Standards and which we covered in our tour, including classification, visitation, library,
telephone, mail, recreation, educational programs, medical services, work program, religious
activities, grievance policy, etc. According to Warden (b)(6), (b)(7)c , the DDC Handbook is provided
to all inmates upon intake. With the exception of two Jamaican detainees who stated that they
did not recall receiving the DDC Handbook,4 all of the detainees we interviewed stated that they
had received a copy upon intake.
Insofar as it provides an overview of the DDC’s rules and procedures applicable to all
housed at DDC, both inmates and detainees, the DDC Handbook is largely adequate. However,
in light of its dual purpose, the DDC Handbook omits much of the specific information that is
unique to detainees. The result, as further discussed herein, is that key information set forth in
the Standards is omitted from the DDC Handbook.



The Standards require detention facilities to allow authorized persons to visit detainees.5
Written notice of visitation rules and hours shall be given to detainees and the public.6 Facilities
should also permit representatives of the news media and non-governmental organizations to
have access to non-confidential information about their operation, to tour facilities, and given
proper notice, and with permission, to interview detainees.7


Detention Operations Manual, (“DOM”) Detainee Services, Standard 6, Section I.
(b)(6), (b)(7)c
Interview with detainees
DOM Detainee Services, Standard 17, Section I.



Visitation by Attorneys

The Standards provide that detainees must be allowed to meet privately with their
current or prospective legal representatives and legal assistants and to meet with their consular
The DDC Handbook states that inmates will be allowed private consultation with their
attorneys. Attorneys are allowed to visit seven days a week at the DDC, with visiting hours from
8:00 am to 9:00 pm. However, according to Warden (b)(6), (b)(7)c , attorneys are discouraged from
visiting on Wednesdays and Saturdays, so as not to conflict with public visitation. If an
attorney’s visit conflicts with meal times, the detainee is required to consume his meal before the
visit while the attorney waits. There is no limit on the duration of attorney visitation, provided it
takes place within the established visiting hours.
Three identical private interview rooms are dedicated to legal visitation. Each room is
divided in half to prevent any physical contact. The visitor and detainee can view each other
through a window and converse via telephone. According to Warden (b)(6), (b)(7)c the
conversations cannot be monitored. Individual sheets of paper can be slipped through a narrow
slit beneath the window. None of the detainees we interviewed stated that they had ever received
an attorney visit, other than visits by a pro bono attorney who several detainees identified by
name. This attorney apparently visits DDC frequently on behalf of Catholic Charities; Warden
(b)(6), (b)(7)c indicated during our visit that Catholic Charities visits the facility twice per week. The
DDC appears to meet this section of the Standards.

Visits by Family and Friends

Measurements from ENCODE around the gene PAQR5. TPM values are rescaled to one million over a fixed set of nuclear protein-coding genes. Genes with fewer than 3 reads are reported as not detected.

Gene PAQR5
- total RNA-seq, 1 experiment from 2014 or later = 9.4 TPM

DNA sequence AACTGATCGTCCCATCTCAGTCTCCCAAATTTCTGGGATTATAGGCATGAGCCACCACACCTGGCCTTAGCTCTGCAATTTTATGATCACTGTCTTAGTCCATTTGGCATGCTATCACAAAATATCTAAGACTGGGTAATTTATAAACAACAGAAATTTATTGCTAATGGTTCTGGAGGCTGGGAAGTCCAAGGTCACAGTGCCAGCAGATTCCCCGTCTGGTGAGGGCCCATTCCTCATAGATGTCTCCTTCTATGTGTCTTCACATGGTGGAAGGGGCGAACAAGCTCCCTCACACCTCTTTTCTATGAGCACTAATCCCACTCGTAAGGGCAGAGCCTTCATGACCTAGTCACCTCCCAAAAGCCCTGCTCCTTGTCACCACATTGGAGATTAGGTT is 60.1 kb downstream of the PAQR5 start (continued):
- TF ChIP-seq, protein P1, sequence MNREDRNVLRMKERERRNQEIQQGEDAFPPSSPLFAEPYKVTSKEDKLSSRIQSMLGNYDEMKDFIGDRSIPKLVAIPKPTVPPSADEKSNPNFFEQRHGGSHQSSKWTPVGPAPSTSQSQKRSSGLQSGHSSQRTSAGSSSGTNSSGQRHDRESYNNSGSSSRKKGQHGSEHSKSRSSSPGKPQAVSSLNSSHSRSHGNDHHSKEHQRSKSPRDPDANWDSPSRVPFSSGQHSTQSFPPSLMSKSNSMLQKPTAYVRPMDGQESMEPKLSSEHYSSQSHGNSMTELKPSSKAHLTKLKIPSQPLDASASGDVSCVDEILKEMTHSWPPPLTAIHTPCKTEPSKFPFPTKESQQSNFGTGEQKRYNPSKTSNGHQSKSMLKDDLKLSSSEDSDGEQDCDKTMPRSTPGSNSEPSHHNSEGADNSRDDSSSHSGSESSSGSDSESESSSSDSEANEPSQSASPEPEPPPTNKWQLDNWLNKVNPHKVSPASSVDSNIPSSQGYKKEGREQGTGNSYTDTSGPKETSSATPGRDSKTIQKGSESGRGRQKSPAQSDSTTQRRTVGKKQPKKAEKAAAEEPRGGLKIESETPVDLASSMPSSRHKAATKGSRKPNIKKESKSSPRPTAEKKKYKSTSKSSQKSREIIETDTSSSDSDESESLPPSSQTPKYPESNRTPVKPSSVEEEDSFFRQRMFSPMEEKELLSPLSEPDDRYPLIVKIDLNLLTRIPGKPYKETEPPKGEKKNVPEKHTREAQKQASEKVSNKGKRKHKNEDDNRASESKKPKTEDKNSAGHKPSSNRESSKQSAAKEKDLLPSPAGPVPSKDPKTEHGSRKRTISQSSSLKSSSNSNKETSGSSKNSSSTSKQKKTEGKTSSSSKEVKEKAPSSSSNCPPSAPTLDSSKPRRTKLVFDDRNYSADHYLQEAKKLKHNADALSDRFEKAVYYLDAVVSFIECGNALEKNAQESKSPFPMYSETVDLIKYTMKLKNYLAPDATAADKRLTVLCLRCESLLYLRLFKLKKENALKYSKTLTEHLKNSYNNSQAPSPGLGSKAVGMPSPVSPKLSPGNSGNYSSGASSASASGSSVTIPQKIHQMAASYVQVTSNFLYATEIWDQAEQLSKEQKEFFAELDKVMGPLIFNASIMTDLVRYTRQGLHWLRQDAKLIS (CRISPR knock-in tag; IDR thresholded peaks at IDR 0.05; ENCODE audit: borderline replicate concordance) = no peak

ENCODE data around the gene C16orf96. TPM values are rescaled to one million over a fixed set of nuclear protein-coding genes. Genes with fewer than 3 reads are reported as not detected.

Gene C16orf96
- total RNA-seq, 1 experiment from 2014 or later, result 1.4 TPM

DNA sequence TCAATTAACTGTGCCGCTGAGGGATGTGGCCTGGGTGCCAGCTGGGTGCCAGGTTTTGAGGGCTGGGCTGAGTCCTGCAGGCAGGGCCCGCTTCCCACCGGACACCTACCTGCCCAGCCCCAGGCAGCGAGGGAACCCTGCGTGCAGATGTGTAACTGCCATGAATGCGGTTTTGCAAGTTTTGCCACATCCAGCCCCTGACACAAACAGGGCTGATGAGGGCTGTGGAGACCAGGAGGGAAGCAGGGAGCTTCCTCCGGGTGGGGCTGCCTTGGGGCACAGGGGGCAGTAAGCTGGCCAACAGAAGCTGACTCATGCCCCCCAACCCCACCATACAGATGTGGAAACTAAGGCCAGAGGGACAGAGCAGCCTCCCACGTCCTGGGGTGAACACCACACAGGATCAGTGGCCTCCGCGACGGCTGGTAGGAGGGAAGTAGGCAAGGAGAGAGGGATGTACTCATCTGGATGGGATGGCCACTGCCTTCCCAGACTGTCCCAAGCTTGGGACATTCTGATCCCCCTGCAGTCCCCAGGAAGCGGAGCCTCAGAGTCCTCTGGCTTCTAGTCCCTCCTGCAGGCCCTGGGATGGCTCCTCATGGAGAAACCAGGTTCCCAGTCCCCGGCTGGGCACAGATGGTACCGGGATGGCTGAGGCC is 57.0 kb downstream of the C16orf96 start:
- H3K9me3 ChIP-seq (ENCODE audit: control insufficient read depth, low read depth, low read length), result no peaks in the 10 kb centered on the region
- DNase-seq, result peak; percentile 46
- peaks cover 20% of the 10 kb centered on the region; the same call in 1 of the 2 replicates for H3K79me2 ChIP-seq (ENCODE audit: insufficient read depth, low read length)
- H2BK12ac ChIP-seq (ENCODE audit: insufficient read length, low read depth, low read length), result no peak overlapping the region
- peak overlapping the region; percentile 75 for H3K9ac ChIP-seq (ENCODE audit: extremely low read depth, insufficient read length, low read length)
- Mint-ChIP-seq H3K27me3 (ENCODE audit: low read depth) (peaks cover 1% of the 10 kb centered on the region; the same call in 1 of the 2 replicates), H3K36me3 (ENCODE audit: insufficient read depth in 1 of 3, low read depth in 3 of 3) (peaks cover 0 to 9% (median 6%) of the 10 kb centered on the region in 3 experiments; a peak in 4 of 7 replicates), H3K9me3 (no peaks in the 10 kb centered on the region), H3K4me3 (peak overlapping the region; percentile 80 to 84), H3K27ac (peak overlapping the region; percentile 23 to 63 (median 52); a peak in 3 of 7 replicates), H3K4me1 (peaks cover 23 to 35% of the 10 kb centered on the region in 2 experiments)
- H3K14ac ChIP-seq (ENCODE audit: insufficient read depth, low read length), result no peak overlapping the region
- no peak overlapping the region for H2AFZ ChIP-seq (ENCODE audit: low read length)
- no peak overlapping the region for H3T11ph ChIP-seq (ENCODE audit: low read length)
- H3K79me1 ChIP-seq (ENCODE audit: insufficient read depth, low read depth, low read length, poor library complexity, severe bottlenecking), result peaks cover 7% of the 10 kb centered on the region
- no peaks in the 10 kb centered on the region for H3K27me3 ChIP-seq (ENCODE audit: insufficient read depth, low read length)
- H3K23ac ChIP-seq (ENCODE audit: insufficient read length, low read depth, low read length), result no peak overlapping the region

The Standards specify a minimum time limit for visitors of 30 minutes under normal
conditions, and encourage more generous limits when possible, especially for family members
traveling significant distances to visit. Visits shall be permitted during set hours on weekends
and holidays. The Standards state that the OIC can decide whether to permit contact visits based
on the facility’s detainee population and its physical conditions.9
The DDC does not allow any contact visits on site, but the ICE representative said that
the ICE could take detainees requesting contact visits to facilities in Baltimore where such visits
can be accommodated. Neither the ICE representative nor Warden (b)(6), (b)(7)c elaborated on
whether detainees knew how they could request such an accommodation, what criteria DDC
would use to consider such a request, or whether any detainee ever had made such a request. No
detainee mentioned having asked for a contact visit.
Visitation at the DDC takes place in a common visitation area where approximately
twelve visitors can simultaneously meet with individual detainees. Visitors and detainees are
separated by a glass partition. A series of stools across from each other allow the visitor and
detainee to face each other while conversing via telephone.


DOM, Detainee Services, Standard 16, Section III.
DOM Detainee Services, Standard 1, III.A


Visitation rules are posted at the DDC’s entrance/waiting area and are described in the
DDC Handbook. Visits are allowed on Wednesdays and Saturdays from 9 am to 11 am and from
1 pm to 3 pm. The visitation schedule avoids any conflict with detainee mealtimes. Each
detainee is allowed a maximum of two visitors for 15 minutes each per day. Visitors under 18,
who must be accompanied by an adult, are allowed to visit only on the first Saturday of each
month, and count as two visitors.
Visiting privileges may be revoked or suspended as a disciplinary measure. The DDC
Handbook includes a provision for special visits, which must be approved in advance by a DDC
official. Special visits are based on family emergencies or other special situations. The DDC
Handbook states that special visits are available only for detainees who have been incarcerated
for 90 days with no infractions. No detainee mentioned having requested a special visit.
Few of the detainees we spoke with had ever had visitors. Several of them stated that
their relatives lived in New York or Pennsylvania and it was too far for them to travel such a
distance for a mere 15-minute visit. During the tour, Warden (b)(6), (b)(7)c stated that the 15-minute